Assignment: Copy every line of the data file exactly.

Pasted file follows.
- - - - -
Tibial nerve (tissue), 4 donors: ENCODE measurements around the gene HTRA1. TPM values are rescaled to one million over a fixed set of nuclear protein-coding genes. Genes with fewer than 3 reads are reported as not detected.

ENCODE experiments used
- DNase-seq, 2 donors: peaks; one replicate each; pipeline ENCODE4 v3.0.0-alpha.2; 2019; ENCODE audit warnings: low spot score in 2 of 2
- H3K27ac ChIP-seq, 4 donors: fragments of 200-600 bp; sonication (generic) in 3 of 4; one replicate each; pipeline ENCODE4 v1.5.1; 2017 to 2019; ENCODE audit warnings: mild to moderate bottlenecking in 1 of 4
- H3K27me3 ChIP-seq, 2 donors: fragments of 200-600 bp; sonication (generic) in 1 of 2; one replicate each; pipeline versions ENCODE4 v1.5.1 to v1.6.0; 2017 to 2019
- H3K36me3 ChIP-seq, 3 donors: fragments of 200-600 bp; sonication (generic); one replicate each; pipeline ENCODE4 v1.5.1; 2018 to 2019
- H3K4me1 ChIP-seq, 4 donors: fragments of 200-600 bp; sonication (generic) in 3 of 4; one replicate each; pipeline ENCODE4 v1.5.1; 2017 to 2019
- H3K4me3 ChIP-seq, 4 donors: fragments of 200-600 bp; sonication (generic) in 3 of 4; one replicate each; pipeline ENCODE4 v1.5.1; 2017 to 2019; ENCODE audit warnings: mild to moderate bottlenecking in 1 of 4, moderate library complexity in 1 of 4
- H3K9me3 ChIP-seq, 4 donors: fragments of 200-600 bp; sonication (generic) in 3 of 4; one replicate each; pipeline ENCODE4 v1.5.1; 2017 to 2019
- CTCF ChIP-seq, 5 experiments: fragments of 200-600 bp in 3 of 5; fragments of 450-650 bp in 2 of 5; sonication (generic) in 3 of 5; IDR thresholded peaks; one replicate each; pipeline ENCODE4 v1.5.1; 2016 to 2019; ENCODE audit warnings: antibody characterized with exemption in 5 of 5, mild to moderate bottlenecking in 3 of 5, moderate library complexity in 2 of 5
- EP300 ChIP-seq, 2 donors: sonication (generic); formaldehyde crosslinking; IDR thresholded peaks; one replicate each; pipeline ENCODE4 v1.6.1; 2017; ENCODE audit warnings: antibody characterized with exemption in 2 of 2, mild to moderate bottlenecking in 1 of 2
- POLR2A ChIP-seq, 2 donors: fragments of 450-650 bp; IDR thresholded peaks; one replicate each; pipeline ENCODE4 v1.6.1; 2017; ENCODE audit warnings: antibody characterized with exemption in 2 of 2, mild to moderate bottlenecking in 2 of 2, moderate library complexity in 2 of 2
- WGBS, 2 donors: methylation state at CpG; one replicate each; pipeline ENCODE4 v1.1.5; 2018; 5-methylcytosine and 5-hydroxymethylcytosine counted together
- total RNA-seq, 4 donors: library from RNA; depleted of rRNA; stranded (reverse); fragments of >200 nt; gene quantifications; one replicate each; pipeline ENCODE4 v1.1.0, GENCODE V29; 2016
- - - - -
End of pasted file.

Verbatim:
Tibial nerve (tissue), 4 donors: ENCODE measurements around the gene HTRA1. TPM values are rescaled to one million over a fixed set of nuclear protein-coding genes. Genes with fewer than 3 reads are reported as not detected.

ENCODE experiments used
- DNase-seq, 2 donors: peaks; one replicate each; pipeline ENCODE4 v3.0.0-alpha.2; 2019; ENCODE audit warnings: low spot score in 2 of 2
- H3K27ac ChIP-seq, 4 donors: fragments of 200-600 bp; sonication (generic) in 3 of 4; one replicate each; pipeline ENCODE4 v1.5.1; 2017 to 2019; ENCODE audit warnings: mild to moderate bottlenecking in 1 of 4
- H3K27me3 ChIP-seq, 2 donors: fragments of 200-600 bp; sonication (generic) in 1 of 2; one replicate each; pipeline versions ENCODE4 v1.5.1 to v1.6.0; 2017 to 2019
- H3K36me3 ChIP-seq, 3 donors: fragments of 200-600 bp; sonication (generic); one replicate each; pipeline ENCODE4 v1.5.1; 2018 to 2019
- H3K4me1 ChIP-seq, 4 donors: fragments of 200-600 bp; sonication (generic) in 3 of 4; one replicate each; pipeline ENCODE4 v1.5.1; 2017 to 2019
- H3K4me3 ChIP-seq, 4 donors: fragments of 200-600 bp; sonication (generic) in 3 of 4; one replicate each; pipeline ENCODE4 v1.5.1; 2017 to 2019; ENCODE audit warnings: mild to moderate bottlenecking in 1 of 4, moderate library complexity in 1 of 4
- H3K9me3 ChIP-seq, 4 donors: fragments of 200-600 bp; sonication (generic) in 3 of 4; one replicate each; pipeline ENCODE4 v1.5.1; 2017 to 2019
- CTCF ChIP-seq, 5 experiments: fragments of 200-600 bp in 3 of 5; fragments of 450-650 bp in 2 of 5; sonication (generic) in 3 of 5; IDR thresholded peaks; one replicate each; pipeline ENCODE4 v1.5.1; 2016 to 2019; ENCODE audit warnings: antibody characterized with exemption in 5 of 5, mild to moderate bottlenecking in 3 of 5, moderate library complexity in 2 of 5
- EP300 ChIP-seq, 2 donors: sonication (generic); formaldehyde crosslinking; IDR thresholded peaks; one replicate each; pipeline ENCODE4 v1.6.1; 2017; ENCODE audit warnings: antibody characterized with exemption in 2 of 2, mild to moderate bottlenecking in 1 of 2
- POLR2A ChIP-seq, 2 donors: fragments of 450-650 bp; IDR thresholded peaks; one replicate each; pipeline ENCODE4 v1.6.1; 2017; ENCODE audit warnings: antibody characterized with exemption in 2 of 2, mild to moderate bottlenecking in 2 of 2, moderate library complexity in 2 of 2
- WGBS, 2 donors: methylation state at CpG; one replicate each; pipeline ENCODE4 v1.1.5; 2018; 5-methylcytosine and 5-hydroxymethylcytosine counted together
- total RNA-seq, 4 donors: library from RNA; depleted of rRNA; stranded (reverse); fragments of >200 nt; gene quantifications; one replicate each; pipeline ENCODE4 v1.1.0, GENCODE V29; 2016